Schlagwort-Archive: php


für escii hab ich da grad owncloud installiert. eher durch zufall fiel mir das auf, als ich die verfügbaren softwarepakete bei seinem provider durchsah. also klick-klack gleich mal installiert.

owncloud ist php-basiert und läuft auf nur einer maschine und ist damit nicht wirklich „cloud“ … klingt aber trotzdem toll. es gibt eine community und eine professionell version. die kostenlose v5 hab ich dann gleich mal drauf getan und es lief auf anhieb.

flux ein paar benutzer eingerichtet, plugins nachgeladen und die ersten samples mit ihm geshared. ging alles relativ flott und auch via webdav auf mobilen geräten recht flüssig. bei vielen benutzern kommt jedoch einiges an traffic zusammen, wenn man seine arbeitsverzeichnisse/repositories darüber synchronisieren will. aber für den augenblick war das 1 gigabyte webspace ausgenutzt. also den uralten vertrag beim provider aktualisiert und schon 10 gb gehabt. damit kann er wohl erstmal ne weile leben und brauch keine one-click-hoster mehr, wenn er seine mukke ( tracks oder mixe ) mit anderen teilen möchte.


as i patched lighthttpd to work with the servlet and the next patches discontinued over a period, i was somehow motivated to check another services, for the same reason.

i just needed the webserver to redirect and reverse proxy the requests and responses from the different instances/services to the client. no php, just port handling and some folder/path specialties. so i kicked lighty and droped nginx on the system.

the configuration wasnt that re-usable as i hoped, but the plenty examples on the web made it possible to came up with the service after two weekends. nginx performed well in the official benchmark examples and i was happy with the result, ive seen on my own on the examples i made. handling the j-session-id was done with a patch and the round-robbin worked much more smooth, then before.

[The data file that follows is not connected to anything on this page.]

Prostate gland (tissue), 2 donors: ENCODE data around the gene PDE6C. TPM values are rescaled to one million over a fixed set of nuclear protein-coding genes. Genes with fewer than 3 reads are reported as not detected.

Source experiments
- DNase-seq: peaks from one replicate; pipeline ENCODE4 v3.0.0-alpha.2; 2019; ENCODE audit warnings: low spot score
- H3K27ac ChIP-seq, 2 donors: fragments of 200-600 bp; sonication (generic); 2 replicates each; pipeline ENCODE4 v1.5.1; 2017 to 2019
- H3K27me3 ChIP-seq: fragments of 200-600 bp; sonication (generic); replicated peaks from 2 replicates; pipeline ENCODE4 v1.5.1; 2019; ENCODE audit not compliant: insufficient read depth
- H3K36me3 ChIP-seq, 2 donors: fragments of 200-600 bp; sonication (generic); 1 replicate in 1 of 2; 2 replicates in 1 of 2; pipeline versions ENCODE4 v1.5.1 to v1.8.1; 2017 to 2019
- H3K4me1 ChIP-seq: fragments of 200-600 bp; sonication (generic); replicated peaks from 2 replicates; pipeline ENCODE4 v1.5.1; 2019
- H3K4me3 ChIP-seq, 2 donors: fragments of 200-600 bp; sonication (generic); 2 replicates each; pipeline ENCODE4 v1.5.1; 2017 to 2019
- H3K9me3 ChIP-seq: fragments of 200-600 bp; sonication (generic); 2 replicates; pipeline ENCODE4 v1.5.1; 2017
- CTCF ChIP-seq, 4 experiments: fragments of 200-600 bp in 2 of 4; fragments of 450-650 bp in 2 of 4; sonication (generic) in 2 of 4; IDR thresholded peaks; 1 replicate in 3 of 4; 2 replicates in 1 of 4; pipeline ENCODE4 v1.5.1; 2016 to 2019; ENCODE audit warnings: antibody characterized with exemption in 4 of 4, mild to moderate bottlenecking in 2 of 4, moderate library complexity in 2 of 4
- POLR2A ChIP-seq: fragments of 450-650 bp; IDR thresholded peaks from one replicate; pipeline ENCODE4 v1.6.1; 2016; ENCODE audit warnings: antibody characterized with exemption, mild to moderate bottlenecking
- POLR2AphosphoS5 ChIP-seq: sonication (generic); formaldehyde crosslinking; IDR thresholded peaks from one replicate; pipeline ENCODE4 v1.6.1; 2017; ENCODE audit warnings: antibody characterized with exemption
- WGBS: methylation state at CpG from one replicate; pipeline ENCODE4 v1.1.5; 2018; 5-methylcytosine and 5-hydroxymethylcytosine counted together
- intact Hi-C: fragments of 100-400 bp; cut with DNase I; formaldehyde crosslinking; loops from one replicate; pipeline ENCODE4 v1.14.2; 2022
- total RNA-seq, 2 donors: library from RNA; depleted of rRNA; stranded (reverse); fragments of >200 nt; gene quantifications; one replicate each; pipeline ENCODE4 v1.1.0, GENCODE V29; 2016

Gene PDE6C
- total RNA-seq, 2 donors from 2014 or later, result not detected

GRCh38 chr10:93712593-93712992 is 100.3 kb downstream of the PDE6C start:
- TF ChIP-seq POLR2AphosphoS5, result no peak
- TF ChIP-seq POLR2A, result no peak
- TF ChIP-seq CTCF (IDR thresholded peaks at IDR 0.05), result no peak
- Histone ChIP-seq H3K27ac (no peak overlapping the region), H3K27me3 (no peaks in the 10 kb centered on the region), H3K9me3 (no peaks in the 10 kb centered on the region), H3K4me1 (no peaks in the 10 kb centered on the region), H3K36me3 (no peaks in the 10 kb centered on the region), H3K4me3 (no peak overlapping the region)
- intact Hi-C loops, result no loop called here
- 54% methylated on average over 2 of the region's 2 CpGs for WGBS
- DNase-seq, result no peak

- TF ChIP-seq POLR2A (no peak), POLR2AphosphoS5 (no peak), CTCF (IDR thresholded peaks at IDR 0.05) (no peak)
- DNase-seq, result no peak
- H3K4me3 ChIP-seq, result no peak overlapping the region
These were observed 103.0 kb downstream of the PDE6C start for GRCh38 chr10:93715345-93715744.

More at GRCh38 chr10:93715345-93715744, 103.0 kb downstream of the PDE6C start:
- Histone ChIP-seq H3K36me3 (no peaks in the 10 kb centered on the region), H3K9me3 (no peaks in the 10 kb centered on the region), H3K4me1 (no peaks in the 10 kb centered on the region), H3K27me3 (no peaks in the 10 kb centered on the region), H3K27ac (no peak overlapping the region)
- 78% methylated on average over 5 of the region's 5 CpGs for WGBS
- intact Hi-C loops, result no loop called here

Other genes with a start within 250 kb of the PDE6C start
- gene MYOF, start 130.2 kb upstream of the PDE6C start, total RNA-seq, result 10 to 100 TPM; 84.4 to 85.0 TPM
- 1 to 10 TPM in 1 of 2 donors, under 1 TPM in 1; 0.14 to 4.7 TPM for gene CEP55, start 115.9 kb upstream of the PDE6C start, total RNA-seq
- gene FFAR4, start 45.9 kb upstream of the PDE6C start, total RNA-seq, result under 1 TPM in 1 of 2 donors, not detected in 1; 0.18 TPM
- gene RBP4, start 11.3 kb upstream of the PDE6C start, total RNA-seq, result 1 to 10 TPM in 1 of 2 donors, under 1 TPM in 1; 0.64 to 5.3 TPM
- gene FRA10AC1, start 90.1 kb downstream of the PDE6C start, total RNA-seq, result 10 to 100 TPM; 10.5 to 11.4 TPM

the delivered pages were quick and the hunger for ram was low, so i raised the caching on the webserver a bit higher and played with different configurations between tomcat and nginx over the next weekends. i was ok with what ive seen, so the need to dive into the apache config was not a topic anymore.


as i have the rootServer, i can try and play niceley with my own coded stuff in java, running on tomcat. as the default-webserver just having the php stuff on it, i was looking for my own machine ( or at least for the chance to deploy my stuff ) since a long time.

with no big experience in the hosting field, iam not sure to put the tomcat naked onto the web, so i decide to hide the service behind a proxy/router. after i looked into the given examples, apache could be used therefore. thats to easy, i thought and i remembered some lighthttpd from my school, that one professor took for his page.

configuring the ports and the reverse-proxy was done quite quick, but having more then one subdomain means more then a single config-file. another thing is, that i want to play with load-balancing, so the config was done in three parts.  as example, the workflow of a domain like

part 1: to localhost:80. the gateway with round-robbin load-balancing on a virtual host (server-0) in berlin and redirect to the server-1 in jena.

part 2:

redirect from port 80 on server-0 to server-1 port 80, where another lighty was running.

part 3:

redirect from port 80 to port 8080, where tomcat was running and targeting the servlet-path like http://server1:8080/reporteer/

caching on each layer for different filesizes and different file-types was done that way. as the commong filesize on the http level is mostly below 64 kilobyte ( to measure ) i passed files from the servlet between 64kb and 1mb as java-cache, smaller files on the lighty-instances, separated for images and js/css.  so, some css and some javascript ( lets say up to 8 ) per request was reasonable. a unbounded amount of images where handled by the servlet, beside tiny pictures, like thumbnails and icons.

so i felt a bit save for my tomcat, that exploits or my shity code wont run into a desaster for external incomming requests on port 80.  „the evil hacker“, who wanted to get inside the machine would have to overcome the multiple redirect-layers on the plain/vanilla web-server, to catch the tomcat. beside the fact, that i didnt used any php/cgi nor sql-engine, the chance to fail to quick was not my point anymore.

but the main aspect is, that i can run active code now on the machine. before that, i just made passive / xml based stuff with gwt to run on the vhost i had. now remote-procedure-calls ( rpc ) are possible, beside general httpRequest.